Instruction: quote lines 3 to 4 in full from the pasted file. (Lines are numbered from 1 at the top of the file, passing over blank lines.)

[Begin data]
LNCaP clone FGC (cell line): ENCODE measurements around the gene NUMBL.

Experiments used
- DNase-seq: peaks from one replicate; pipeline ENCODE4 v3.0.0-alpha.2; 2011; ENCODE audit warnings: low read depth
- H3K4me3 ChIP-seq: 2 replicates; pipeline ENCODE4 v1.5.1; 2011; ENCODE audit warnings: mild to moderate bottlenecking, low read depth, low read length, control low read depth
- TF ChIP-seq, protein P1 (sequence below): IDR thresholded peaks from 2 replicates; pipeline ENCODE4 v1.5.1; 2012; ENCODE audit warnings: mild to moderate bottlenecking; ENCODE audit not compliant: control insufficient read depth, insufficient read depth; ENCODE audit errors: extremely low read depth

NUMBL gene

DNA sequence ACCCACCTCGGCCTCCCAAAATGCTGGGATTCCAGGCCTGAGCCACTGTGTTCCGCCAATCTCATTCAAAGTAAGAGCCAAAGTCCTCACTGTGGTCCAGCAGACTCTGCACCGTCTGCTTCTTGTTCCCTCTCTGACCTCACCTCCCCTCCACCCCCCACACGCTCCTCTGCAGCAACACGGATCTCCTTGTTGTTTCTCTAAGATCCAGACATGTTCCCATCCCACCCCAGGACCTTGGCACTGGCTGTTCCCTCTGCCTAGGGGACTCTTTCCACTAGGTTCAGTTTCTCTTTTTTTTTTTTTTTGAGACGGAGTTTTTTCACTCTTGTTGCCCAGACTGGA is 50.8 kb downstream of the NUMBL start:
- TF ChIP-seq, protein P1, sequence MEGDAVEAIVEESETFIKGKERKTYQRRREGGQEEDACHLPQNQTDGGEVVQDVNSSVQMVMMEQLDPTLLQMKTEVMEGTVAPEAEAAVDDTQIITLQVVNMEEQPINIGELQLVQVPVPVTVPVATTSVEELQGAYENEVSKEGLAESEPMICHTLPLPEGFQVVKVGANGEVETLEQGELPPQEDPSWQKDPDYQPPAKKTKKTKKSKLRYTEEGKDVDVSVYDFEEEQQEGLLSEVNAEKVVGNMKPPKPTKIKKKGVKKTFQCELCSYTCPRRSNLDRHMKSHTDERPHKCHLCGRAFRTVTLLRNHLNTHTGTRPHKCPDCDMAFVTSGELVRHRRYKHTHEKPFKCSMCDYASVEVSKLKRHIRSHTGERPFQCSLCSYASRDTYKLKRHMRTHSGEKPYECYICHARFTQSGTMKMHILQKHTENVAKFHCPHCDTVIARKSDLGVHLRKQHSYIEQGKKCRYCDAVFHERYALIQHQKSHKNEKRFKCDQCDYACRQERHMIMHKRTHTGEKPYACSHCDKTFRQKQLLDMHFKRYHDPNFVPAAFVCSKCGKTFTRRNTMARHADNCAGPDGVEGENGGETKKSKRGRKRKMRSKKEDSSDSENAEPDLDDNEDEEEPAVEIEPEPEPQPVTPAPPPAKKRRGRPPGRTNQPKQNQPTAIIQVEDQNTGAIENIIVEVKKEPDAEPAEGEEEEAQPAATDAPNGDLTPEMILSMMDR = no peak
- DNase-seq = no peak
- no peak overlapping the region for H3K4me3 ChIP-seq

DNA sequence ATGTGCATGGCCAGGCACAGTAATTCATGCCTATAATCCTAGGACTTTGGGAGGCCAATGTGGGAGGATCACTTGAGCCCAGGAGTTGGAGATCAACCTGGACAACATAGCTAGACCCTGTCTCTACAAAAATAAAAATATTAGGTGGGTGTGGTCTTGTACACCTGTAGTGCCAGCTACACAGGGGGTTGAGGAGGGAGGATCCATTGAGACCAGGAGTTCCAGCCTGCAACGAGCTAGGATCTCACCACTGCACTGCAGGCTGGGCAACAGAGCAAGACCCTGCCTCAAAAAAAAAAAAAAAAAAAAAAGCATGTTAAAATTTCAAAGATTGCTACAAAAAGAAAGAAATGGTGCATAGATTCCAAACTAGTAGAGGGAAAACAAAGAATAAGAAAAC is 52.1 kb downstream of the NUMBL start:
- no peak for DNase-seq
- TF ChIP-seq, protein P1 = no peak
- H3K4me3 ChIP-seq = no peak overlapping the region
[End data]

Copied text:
- DNase-seq: peaks from one replicate; pipeline ENCODE4 v3.0.0-alpha.2; 2011; ENCODE audit warnings: low read depth
- H3K4me3 ChIP-seq: 2 replicates; pipeline ENCODE4 v1.5.1; 2011; ENCODE audit warnings: mild to moderate bottlenecking, low read depth, low read length, control low read depth